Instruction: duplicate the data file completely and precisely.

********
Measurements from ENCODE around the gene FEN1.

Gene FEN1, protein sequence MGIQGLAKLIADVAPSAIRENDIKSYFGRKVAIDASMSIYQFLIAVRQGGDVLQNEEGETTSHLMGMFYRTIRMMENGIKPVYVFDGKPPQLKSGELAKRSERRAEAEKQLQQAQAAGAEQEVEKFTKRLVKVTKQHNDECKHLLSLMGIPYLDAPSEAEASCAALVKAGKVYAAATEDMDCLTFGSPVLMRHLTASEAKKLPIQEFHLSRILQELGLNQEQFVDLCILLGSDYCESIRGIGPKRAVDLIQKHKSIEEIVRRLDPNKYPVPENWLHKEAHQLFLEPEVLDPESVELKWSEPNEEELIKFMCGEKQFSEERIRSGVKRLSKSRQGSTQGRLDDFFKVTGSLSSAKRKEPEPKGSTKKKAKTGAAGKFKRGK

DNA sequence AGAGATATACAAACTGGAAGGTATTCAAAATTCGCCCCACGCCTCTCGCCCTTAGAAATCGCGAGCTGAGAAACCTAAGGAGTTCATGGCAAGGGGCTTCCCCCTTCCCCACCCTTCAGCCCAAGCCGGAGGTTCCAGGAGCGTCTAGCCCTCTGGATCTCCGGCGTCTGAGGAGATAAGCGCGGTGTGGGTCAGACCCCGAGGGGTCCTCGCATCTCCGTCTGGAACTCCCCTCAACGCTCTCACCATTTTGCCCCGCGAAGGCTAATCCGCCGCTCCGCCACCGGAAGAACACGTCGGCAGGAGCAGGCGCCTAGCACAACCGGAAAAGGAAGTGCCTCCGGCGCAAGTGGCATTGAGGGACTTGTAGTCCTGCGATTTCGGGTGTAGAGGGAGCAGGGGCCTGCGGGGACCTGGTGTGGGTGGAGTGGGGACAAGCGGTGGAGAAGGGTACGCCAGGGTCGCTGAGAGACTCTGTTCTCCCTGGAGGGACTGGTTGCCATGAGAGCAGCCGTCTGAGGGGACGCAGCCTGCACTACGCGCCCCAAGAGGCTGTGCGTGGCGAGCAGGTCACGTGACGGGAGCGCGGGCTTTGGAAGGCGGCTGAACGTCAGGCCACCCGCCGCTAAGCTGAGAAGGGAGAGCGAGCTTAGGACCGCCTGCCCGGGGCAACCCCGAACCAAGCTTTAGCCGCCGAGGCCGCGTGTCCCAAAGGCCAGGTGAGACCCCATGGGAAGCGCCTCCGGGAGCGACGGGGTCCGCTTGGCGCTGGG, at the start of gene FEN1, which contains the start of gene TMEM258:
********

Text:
Measurements from ENCODE around the gene FEN1.

Gene FEN1, protein sequence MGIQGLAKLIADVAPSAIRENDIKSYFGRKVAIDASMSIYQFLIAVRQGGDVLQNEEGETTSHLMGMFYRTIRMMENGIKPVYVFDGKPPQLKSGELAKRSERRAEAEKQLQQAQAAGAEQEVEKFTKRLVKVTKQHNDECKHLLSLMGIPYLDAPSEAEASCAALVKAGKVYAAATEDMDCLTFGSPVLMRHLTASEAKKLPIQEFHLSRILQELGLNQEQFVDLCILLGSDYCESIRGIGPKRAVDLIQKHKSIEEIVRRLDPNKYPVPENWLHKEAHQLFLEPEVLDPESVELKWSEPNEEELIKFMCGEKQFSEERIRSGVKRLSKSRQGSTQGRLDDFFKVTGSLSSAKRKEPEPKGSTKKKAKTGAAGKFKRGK

DNA sequence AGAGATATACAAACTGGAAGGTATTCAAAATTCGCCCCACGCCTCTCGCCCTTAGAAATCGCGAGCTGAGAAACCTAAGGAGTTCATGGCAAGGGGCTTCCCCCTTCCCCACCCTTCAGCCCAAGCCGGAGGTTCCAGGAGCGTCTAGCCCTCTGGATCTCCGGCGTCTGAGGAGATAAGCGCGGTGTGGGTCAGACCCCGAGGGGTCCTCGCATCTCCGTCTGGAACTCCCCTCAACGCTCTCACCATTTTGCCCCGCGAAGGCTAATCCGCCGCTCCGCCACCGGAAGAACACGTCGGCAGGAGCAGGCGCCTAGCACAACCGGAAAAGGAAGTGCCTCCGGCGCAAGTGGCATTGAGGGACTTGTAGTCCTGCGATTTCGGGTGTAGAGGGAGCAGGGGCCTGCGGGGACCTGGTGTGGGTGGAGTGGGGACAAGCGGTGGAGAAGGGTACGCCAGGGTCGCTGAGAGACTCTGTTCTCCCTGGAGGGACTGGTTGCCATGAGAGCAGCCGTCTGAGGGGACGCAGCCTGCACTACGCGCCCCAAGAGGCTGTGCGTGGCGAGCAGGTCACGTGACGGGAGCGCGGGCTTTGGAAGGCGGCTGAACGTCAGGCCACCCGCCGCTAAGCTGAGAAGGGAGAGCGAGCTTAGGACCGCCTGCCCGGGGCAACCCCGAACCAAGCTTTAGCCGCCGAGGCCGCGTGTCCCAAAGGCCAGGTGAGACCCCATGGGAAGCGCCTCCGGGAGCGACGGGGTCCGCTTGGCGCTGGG, at the start of gene FEN1, which contains the start of gene TMEM258: